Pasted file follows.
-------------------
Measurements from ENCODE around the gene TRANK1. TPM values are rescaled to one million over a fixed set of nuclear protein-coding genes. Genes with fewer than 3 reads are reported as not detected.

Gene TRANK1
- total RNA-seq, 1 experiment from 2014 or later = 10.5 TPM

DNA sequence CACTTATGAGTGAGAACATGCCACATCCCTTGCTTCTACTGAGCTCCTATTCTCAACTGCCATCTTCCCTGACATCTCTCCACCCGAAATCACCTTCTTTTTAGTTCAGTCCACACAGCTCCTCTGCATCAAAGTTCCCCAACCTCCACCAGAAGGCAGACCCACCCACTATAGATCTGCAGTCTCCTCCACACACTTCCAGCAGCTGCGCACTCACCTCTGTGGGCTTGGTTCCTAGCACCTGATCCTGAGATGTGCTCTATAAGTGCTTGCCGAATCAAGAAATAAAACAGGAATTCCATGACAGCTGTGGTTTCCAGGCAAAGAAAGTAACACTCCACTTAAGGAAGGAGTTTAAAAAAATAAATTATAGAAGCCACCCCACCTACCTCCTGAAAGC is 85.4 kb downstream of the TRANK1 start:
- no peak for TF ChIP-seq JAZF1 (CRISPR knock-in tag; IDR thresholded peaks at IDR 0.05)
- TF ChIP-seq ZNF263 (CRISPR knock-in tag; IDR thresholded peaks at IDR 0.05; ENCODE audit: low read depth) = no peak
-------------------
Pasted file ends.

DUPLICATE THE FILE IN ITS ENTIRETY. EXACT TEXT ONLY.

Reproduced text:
Measurements from ENCODE around the gene TRANK1. TPM values are rescaled to one million over a fixed set of nuclear protein-coding genes. Genes with fewer than 3 reads are reported as not detected.

Gene TRANK1
- total RNA-seq, 1 experiment from 2014 or later = 10.5 TPM

DNA sequence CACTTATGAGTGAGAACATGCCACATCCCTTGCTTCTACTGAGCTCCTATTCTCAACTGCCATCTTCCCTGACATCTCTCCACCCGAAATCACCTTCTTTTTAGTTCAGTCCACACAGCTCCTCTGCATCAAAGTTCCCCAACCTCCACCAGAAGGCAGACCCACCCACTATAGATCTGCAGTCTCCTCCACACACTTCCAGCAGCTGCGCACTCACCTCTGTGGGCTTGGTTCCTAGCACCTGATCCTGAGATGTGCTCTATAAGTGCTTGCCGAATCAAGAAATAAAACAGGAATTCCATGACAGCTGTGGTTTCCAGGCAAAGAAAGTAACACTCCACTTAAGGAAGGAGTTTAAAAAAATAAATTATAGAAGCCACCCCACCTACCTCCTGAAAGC is 85.4 kb downstream of the TRANK1 start:
- no peak for TF ChIP-seq JAZF1 (CRISPR knock-in tag; IDR thresholded peaks at IDR 0.05)
- TF ChIP-seq ZNF263 (CRISPR knock-in tag; IDR thresholded peaks at IDR 0.05; ENCODE audit: low read depth) = no peak